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Let the Artist Kids Art

I took Drama my freshman year of high school. In the storybook version of my journey as an actor, that's where my flair for the craft began, where I was given a chance to flourish on stage and find my artistic voice!

LOL. Yeah.

For me, high school drama consisted of the popular kids dicking around on stage in front of an indifferent teacher. Sure, I could have spoken up and let said teacher know that it was something I had a vast interest in doing, but the environment that was created was not remotely safe for anyone, let alone a pudgy, mushroom-coifed, punchable face, to be vulnerable.

For example, one of the scenes that was reenacted in class was from the film A Bronx Tale, where the black kids on bikes accidentally find their way into the Italian neighborhood, beating and all. It was played… triumphantly, if you catch my fucking drift.

That's growing up on Staten Island in the late-90's, for ya.

While I see that happening in a classroom 2022 (well, fuck, I really can't speak for certain parts of the country), I don't have faith in art being nourished in schools.

Don't get me wrong - there are some amazing artistic teachers out there. I know many personally, who dedicate all of their energy to fostering safe spaces for kids to explore their inner-artist.

But this is New York City, a liberal hotbed. (Yes, I'm making that blanketed insinuation. Come the fuck at me.) And when budgets come a-cutting, what's always the first thing to go?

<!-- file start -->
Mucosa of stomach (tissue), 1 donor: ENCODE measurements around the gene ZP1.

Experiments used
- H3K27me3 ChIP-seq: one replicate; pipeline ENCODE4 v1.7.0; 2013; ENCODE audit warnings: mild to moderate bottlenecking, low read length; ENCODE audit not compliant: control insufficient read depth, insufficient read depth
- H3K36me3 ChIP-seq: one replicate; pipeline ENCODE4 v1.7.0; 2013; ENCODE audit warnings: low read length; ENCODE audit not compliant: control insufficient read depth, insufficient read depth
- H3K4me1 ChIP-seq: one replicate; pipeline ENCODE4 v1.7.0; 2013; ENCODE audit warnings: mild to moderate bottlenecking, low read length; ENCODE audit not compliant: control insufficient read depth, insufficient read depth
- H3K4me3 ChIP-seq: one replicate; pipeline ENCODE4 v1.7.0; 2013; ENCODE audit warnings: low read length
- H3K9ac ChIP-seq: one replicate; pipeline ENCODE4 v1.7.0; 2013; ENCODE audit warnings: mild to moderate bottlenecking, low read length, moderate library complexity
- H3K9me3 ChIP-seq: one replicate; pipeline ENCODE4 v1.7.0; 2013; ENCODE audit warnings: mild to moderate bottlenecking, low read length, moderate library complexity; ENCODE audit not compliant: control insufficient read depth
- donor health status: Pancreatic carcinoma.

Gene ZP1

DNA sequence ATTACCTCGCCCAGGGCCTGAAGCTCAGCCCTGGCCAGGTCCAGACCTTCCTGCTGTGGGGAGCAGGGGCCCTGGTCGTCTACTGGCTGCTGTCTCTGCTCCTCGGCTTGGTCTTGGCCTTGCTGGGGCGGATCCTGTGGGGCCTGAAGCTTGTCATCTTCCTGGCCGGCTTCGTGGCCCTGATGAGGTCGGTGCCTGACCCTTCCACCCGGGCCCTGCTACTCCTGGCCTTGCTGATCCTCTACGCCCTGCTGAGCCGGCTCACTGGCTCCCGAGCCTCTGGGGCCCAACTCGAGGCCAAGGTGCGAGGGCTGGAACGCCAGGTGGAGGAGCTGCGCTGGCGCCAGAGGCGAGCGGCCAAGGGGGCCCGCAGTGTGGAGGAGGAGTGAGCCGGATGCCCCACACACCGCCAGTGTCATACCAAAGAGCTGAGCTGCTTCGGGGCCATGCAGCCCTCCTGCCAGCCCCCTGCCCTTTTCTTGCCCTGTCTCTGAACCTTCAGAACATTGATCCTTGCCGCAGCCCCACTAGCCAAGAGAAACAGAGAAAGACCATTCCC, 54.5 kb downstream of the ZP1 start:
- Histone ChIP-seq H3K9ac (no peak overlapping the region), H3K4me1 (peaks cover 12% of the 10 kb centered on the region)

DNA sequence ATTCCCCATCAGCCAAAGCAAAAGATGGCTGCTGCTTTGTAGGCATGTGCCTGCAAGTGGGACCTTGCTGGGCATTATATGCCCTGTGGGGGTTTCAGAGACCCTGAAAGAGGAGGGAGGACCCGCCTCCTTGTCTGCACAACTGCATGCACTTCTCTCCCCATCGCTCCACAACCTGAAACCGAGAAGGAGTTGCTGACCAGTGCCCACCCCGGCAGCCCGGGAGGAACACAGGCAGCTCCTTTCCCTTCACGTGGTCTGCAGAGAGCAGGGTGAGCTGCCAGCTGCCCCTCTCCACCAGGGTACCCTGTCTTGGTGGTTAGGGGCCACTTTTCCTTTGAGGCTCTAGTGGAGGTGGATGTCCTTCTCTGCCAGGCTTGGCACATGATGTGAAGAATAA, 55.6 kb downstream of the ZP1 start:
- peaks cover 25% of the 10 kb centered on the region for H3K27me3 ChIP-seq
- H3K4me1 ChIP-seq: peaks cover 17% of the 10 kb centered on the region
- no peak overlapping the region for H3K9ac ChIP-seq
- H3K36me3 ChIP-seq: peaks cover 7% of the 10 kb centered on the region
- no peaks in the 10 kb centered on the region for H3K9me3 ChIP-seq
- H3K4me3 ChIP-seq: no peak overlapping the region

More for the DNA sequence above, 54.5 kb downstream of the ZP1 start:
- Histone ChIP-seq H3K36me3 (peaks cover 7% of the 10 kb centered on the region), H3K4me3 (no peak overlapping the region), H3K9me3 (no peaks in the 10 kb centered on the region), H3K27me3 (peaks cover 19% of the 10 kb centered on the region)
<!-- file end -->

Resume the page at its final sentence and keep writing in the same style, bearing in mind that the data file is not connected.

I'm writing this post because in my work as a Crisis Text Line counselor, about half of the people I talk to are under the age of 18. A lot of them are in high school, middle school, and even a few elementary schoolers.

It's heartbreaking, but at the same time, pretty fucking inspiring. This generation of kids are learning to use the resources around them to protect their mental health, dealing with trauma as it's happening. I sure as fuck wasn't equipped, or encouraged, to do so so when I was growing up.

Often it's low-stakes stuff. In high school, the little things can feel like the world is ending. But for every few I get that can be easily talked down, there will be one where the young person is dealing with a devastating issue - family deaths, abusive adults, severe bullying, neglect, etc.

Part of what we explore with young people are healthy coping skills - things that help them find their calm cool in a hot moment that aren't self-destructive. Most of the time, it's something like watching Youtube videos, going for a walk, or Tik Tok scrolling (which, I suspect, is festering with toxicity in its own right).

Then there are the kids who like to draw, paint, write, make videos - the kids who have an artist flickering inside them. (And, for all the toxicity that Tik Tok may fester, it IS a place for them to create.)

I cannot tell you how many of them have not had their artistry encouraged. Even more so, the ones who have adults and older kids in their lives telling them it's stupid, or insignificant, or a waste of time. The ones who haven't been told how incredibly cathartic and healthy art can be to express and process their troublesome emotions and life circumstances.